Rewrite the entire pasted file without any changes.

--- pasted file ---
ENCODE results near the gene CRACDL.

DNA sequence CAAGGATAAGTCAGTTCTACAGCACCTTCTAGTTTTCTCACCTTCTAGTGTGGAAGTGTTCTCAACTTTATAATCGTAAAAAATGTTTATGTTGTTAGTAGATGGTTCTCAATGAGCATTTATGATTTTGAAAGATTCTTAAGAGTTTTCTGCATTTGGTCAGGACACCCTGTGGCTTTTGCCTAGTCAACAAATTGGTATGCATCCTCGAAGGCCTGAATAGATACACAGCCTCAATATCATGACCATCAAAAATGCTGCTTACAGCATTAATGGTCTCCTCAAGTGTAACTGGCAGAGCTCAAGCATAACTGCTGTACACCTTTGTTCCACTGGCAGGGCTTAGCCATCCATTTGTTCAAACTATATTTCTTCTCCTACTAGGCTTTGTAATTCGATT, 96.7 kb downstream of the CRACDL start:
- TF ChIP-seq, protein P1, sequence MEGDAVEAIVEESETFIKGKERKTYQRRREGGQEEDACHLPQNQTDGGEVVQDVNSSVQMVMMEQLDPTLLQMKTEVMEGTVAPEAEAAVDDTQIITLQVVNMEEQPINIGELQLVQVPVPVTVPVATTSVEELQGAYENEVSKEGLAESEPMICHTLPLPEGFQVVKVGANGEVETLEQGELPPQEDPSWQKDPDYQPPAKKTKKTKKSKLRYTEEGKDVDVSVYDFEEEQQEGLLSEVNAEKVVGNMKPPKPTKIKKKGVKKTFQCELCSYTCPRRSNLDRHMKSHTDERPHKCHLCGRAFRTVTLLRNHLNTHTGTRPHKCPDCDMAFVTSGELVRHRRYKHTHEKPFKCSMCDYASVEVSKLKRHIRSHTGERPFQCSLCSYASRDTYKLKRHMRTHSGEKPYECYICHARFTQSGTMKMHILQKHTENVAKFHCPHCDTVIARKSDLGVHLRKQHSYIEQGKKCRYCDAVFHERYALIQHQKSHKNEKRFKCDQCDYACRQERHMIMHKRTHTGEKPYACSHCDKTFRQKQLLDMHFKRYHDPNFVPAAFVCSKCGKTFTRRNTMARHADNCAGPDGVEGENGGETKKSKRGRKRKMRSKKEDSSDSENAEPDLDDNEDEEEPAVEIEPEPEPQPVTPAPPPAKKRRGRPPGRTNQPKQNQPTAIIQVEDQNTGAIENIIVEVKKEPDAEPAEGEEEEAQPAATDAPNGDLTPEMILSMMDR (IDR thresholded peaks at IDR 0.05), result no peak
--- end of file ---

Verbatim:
ENCODE results near the gene CRACDL.

DNA sequence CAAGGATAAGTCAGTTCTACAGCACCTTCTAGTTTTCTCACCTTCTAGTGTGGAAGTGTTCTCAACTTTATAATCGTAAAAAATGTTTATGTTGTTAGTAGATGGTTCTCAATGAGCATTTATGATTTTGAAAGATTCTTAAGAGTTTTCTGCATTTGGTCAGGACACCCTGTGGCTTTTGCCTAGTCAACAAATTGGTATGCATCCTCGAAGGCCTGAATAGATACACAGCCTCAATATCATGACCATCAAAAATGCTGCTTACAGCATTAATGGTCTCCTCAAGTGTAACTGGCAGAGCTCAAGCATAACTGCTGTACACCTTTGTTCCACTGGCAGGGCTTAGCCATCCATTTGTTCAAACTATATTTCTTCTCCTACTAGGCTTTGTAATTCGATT, 96.7 kb downstream of the CRACDL start:
- TF ChIP-seq, protein P1, sequence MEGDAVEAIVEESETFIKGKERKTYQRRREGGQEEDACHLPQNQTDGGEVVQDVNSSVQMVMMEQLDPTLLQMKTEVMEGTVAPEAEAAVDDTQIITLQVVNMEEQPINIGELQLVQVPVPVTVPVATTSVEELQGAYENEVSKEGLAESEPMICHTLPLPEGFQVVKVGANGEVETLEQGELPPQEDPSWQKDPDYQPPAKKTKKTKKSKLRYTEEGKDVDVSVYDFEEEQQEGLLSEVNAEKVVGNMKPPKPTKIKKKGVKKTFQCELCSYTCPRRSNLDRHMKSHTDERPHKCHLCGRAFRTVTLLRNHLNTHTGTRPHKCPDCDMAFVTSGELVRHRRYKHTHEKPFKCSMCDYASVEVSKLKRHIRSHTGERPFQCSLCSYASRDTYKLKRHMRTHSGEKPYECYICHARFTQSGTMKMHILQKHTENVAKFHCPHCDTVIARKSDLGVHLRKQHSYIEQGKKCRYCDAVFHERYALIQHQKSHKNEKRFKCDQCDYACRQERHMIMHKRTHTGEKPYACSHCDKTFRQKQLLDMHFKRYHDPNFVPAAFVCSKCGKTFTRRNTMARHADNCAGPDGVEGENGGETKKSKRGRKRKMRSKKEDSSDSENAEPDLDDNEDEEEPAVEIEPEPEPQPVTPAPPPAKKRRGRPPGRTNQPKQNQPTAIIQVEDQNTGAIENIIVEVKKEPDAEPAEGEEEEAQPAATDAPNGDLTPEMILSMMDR (IDR thresholded peaks at IDR 0.05), result no peak